Learning the hard way – Talking to someone with Dementia

Learning to talk to someone who is living with dementia if you don’t know already can be a minefield. But I also think it should be something EVERYONE should know about.

No one is perfect when it comes down to this, myself included but it irritates me when I see supposed professionals not even trying!

There is are a couple of great blog posts at the end which can say it far better than myself, please do check them out below. But here are a few key points I would summarise or add to this discussion with examples:

 

1. Do not talk about the person like they are not in the room.

‘Oh yeah, John Doe often this, that and the other.’ And he is still sitting right there. Even if that happened to you right now, and they were talking about you as if you were not there, didn’t acknowledge you at all, you would be pissed.

It’s exactly the same for them. They may not be able to express themselves in such a way that answers your question, or even care, but include them.

The example I have was sitting down with my fathers minister after he came out of the hospital and trying to explain to him he has Alzheimer’s, telling him this is what happened and how he is affected. How can you have that conversation with my Dad sitting right next to me without being disrespectful? On top of that, he will not acknowledge he has any kind of issue. So I went along the lines of:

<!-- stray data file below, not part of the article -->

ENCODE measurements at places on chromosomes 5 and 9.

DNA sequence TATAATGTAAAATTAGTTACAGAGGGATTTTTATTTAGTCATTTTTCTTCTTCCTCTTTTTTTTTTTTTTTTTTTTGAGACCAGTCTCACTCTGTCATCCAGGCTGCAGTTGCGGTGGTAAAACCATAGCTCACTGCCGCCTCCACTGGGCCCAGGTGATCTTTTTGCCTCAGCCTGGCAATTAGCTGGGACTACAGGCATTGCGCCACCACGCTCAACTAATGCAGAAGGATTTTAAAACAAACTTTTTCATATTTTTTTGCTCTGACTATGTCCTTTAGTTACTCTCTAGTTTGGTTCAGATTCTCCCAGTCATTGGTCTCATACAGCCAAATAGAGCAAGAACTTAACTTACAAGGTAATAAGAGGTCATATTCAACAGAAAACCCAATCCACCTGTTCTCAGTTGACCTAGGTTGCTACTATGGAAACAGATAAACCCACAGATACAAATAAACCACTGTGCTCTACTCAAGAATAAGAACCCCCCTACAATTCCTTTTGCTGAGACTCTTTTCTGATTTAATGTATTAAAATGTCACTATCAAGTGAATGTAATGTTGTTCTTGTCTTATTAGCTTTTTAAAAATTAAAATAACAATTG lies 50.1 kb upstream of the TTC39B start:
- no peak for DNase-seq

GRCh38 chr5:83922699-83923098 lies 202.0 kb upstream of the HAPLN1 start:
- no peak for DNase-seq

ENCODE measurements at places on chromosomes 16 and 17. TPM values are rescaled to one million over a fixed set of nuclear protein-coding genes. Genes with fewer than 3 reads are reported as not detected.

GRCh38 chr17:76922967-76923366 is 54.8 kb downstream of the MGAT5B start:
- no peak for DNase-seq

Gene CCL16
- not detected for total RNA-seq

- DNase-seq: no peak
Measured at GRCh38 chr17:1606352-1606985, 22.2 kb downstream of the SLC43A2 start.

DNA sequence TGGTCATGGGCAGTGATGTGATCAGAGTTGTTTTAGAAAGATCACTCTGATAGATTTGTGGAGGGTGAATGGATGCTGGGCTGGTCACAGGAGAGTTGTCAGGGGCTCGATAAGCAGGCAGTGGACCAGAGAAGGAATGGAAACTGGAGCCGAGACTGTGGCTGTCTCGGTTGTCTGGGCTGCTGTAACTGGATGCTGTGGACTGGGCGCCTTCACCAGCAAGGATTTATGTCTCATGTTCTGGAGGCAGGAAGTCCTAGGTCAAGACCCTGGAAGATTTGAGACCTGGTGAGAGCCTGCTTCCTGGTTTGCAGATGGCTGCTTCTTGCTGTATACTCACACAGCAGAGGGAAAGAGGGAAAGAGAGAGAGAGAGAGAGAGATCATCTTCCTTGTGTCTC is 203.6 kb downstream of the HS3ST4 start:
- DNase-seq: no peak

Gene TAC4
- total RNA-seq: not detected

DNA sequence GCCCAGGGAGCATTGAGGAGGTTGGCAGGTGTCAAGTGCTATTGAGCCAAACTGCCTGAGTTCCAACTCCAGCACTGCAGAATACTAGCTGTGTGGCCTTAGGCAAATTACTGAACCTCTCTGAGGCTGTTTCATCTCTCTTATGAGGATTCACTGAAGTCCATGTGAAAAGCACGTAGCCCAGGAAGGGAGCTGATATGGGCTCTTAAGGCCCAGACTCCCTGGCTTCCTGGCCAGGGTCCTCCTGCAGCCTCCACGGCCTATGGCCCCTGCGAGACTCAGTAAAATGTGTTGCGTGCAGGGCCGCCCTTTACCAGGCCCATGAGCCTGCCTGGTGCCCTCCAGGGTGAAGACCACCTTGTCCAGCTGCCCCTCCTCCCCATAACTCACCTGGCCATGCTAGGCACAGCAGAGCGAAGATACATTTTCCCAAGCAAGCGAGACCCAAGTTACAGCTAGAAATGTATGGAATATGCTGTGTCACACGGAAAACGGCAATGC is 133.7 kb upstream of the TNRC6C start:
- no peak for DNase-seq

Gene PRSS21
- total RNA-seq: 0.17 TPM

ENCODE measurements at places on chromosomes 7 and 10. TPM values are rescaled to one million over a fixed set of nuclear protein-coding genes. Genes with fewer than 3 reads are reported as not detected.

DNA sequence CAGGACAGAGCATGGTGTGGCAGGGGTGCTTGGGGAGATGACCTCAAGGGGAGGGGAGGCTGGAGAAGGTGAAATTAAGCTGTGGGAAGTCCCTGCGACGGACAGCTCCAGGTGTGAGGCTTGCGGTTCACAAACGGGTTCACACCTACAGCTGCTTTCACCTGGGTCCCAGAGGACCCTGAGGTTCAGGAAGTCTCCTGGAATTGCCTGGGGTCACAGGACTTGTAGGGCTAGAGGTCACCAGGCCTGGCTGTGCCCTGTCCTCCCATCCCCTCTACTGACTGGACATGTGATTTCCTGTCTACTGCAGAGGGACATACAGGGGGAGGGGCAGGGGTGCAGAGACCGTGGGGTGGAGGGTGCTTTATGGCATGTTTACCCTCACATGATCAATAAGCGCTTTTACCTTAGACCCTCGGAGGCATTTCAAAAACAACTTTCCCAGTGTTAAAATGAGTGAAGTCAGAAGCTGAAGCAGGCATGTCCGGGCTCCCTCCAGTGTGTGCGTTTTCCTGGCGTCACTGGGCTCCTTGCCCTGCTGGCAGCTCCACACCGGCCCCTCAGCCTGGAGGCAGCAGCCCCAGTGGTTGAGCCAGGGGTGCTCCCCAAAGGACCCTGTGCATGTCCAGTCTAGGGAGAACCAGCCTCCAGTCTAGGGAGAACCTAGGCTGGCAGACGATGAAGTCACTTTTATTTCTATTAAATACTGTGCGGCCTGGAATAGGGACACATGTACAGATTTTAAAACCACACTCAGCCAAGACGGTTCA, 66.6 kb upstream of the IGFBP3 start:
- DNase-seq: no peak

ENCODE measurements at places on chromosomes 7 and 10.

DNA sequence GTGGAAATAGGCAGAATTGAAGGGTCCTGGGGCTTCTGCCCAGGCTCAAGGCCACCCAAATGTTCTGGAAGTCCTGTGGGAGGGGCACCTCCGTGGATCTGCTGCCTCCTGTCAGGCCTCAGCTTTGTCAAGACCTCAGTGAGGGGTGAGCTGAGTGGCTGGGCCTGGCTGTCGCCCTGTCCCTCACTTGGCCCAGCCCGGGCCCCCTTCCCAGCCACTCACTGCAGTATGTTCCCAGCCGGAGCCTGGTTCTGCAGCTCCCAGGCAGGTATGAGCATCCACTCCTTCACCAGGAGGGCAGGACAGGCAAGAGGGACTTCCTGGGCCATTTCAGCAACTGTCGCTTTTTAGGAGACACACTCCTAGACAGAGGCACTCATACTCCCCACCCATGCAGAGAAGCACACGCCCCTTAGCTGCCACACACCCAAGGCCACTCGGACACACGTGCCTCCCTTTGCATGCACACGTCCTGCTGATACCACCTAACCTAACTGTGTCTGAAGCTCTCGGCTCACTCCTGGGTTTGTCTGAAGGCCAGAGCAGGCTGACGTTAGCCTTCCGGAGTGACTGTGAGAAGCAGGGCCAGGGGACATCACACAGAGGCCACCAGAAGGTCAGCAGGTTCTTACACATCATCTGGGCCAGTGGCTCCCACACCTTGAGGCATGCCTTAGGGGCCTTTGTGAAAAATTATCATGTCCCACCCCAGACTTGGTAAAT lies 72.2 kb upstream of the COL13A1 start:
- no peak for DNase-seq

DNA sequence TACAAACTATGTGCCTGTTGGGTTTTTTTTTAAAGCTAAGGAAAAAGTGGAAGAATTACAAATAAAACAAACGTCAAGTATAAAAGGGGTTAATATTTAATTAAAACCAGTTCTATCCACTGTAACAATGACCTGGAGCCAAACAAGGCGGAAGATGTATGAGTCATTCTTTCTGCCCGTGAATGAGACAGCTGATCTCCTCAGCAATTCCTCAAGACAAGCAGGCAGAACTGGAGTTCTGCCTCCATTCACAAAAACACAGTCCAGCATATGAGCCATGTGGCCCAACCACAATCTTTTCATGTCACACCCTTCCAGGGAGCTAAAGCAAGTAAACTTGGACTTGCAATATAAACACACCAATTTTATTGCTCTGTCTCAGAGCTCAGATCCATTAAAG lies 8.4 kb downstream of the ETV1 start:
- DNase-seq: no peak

‘So what happened is that, that and the other, isn’t that right father? ‘

‘And me and you did this together …’ (addressing my father)

‘Also sometimes you can forget the odd simple thing (addressing my Dad), and it’s just something to acknowledge and roll with and help where you can (addressing the minister). It’s not a big matter but…’

 

2. Do not say ‘I just told you that’ 

Or ‘Don’t you remember you just watered the flowers in the garden!’

‘I just told you my train is leaving at 5’

Patience is a virtue and I just try and either say it again or distract or inform in other ways. He has just watered the flowers in the garden 3 times already in the space of half an hour. I would say, ‘Why don’t you show me all the different kinds you have here?’ Or ‘Why don’t we feel the soil to see if it wet or dry?’

If I say ‘But Father you have already watered the plants 3 times already, let’s just leave it and go out.’ He will be in a mood for the rest of the day and say, ‘Why didn’t you let me water the flowers, now they will die.’ There is no telling him any different (for as long as he remembers, and sometimes they will surprise you and remember it longer than you wish 😉 hahha)

 

3. Don’t start sentences in such a way you are expecting a solid answer.

What I mean by this is ‘Don’t you remember this, what was the place again??’ because it puts pressure on them to remember something they really might not know, and might not remember. Isn’t it the most annoying thing in the world for example when you have an ear worm and you simply can’t put your finger on the singer or name of the song? I can only imagine its like that but worse, like how many children you have :l

 

You can never tell if someone has dementia just from looking at them, but you can never know when these ideas can come in handy, so just keep them in mind when you can and the situaution or conversation will be better for it.

 

Give these blogs a go too!

https://www.theguardian.com/social-care-network/social-life-blog/2017/aug/09/losing-marbles-what-not-say-people-dementia#comments

20 things not to say or do to a person with dementia

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